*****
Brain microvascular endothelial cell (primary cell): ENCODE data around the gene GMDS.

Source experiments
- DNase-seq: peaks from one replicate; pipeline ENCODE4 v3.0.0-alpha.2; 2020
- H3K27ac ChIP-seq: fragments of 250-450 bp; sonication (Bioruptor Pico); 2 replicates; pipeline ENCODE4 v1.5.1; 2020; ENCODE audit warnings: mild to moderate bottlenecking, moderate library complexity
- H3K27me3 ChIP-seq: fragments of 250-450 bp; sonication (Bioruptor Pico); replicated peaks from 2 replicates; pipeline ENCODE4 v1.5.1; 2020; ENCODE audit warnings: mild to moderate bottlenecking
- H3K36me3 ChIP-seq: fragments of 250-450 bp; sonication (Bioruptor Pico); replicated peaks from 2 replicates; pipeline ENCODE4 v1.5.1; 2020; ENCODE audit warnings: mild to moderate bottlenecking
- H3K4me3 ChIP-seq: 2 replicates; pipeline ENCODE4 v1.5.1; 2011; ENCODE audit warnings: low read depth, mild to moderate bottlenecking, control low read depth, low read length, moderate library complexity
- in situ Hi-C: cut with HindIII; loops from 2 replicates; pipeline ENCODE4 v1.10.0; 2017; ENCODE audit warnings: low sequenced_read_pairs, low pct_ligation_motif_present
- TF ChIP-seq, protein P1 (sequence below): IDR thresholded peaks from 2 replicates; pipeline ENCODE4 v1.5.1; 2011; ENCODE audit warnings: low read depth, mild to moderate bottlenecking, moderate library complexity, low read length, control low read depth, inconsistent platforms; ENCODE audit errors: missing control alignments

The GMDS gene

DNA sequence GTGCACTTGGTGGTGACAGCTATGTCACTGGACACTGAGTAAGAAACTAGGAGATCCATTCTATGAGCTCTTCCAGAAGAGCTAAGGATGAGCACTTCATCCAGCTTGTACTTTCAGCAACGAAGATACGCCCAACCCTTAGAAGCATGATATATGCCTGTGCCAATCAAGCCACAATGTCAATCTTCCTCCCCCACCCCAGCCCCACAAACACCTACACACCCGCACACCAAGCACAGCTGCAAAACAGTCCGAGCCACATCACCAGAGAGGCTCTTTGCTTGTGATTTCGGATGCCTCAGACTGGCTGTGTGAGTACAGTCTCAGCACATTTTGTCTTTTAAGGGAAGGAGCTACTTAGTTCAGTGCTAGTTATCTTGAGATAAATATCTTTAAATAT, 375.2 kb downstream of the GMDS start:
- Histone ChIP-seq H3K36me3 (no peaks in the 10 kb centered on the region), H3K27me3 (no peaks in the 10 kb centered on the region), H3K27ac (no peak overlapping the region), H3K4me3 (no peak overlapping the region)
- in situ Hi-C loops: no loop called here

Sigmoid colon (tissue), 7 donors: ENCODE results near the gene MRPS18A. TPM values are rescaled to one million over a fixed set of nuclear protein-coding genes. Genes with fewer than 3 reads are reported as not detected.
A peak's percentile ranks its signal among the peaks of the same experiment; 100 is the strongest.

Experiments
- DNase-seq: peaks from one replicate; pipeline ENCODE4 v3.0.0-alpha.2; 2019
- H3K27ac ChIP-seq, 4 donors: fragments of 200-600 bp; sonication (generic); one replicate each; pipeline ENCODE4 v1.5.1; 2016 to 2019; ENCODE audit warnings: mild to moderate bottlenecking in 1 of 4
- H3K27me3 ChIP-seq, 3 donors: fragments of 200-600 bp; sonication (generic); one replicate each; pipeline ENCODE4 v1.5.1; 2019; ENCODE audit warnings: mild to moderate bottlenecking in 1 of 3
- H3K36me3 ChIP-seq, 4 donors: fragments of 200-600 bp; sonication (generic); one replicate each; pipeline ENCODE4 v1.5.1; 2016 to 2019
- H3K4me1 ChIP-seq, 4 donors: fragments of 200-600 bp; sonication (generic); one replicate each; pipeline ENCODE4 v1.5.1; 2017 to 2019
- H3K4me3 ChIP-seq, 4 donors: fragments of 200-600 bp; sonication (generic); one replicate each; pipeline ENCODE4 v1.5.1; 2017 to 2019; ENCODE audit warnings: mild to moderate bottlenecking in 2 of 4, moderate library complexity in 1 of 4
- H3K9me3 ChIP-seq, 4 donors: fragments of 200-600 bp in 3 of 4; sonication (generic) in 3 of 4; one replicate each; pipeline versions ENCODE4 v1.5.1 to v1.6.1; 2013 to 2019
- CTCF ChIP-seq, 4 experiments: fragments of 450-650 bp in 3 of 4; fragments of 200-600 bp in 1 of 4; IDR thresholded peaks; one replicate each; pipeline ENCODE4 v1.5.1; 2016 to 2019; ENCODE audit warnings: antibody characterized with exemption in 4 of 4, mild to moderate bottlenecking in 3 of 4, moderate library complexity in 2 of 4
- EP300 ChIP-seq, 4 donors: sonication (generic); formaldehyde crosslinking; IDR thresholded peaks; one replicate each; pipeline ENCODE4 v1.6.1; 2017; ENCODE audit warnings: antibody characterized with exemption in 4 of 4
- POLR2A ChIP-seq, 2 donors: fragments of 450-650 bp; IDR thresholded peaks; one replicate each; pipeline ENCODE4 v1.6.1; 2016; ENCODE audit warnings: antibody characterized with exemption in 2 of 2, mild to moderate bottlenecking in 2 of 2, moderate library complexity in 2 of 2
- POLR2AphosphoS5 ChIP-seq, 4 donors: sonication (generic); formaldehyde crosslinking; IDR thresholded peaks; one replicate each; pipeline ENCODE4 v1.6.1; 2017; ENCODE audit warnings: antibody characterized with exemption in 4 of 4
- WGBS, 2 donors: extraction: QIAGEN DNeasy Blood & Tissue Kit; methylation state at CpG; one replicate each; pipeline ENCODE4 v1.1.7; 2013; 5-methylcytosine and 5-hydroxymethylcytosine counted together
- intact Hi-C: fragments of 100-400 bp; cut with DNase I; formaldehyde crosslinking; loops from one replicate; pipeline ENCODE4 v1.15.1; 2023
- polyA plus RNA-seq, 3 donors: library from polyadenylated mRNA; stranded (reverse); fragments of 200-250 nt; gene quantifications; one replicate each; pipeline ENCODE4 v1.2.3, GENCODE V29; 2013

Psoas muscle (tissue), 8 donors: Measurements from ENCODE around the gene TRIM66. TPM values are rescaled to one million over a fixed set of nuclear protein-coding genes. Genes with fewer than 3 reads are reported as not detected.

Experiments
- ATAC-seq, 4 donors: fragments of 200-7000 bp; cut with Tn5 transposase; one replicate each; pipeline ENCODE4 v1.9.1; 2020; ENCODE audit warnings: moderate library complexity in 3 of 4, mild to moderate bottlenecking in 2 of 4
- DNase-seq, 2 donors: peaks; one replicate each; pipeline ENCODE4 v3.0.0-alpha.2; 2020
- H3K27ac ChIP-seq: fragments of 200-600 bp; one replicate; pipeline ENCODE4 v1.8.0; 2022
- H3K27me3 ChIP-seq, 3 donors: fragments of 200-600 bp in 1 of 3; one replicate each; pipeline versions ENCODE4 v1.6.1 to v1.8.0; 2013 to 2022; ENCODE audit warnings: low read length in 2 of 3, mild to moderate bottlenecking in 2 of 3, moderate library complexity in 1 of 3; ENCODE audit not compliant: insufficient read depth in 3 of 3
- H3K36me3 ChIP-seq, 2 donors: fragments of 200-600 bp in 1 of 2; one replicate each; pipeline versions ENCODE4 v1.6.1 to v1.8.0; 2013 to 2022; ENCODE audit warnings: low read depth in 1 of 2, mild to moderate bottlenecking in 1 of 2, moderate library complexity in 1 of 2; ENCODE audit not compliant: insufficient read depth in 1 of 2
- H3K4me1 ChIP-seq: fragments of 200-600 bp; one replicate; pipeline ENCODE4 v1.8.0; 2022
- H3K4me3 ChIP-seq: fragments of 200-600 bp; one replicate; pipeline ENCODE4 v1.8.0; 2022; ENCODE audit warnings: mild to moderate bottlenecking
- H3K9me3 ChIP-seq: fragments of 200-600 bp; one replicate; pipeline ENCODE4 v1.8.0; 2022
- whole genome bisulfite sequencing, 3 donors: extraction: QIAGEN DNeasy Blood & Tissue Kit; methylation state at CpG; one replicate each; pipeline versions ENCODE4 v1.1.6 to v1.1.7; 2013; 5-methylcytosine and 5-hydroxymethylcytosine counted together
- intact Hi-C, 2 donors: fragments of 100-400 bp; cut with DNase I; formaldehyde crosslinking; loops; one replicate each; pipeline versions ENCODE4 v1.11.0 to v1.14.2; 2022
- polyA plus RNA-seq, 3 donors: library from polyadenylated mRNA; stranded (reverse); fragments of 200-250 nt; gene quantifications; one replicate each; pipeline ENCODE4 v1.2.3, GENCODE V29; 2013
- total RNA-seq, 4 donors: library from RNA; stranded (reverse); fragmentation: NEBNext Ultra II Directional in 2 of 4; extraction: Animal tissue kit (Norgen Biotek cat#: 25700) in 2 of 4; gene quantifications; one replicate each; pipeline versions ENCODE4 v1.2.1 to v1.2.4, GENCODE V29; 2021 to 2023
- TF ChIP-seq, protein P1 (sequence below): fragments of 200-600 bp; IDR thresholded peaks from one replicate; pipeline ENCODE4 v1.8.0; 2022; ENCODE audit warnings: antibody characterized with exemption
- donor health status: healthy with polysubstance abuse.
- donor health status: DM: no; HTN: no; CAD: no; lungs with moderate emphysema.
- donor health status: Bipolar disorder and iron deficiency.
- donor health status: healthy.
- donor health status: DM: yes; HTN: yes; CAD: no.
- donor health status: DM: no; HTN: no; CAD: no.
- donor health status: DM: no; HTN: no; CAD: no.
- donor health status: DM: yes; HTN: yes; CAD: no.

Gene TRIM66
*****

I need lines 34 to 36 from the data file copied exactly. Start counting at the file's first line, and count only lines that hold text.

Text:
- DNase-seq, 2 donors: peaks; one replicate each; pipeline ENCODE4 v3.0.0-alpha.2; 2020
- H3K27ac ChIP-seq: fragments of 200-600 bp; one replicate; pipeline ENCODE4 v1.8.0; 2022
- H3K27me3 ChIP-seq, 3 donors: fragments of 200-600 bp in 1 of 3; one replicate each; pipeline versions ENCODE4 v1.6.1 to v1.8.0; 2013 to 2022; ENCODE audit warnings: low read length in 2 of 3, mild to moderate bottlenecking in 2 of 3, moderate library complexity in 1 of 3; ENCODE audit not compliant: insufficient read depth in 3 of 3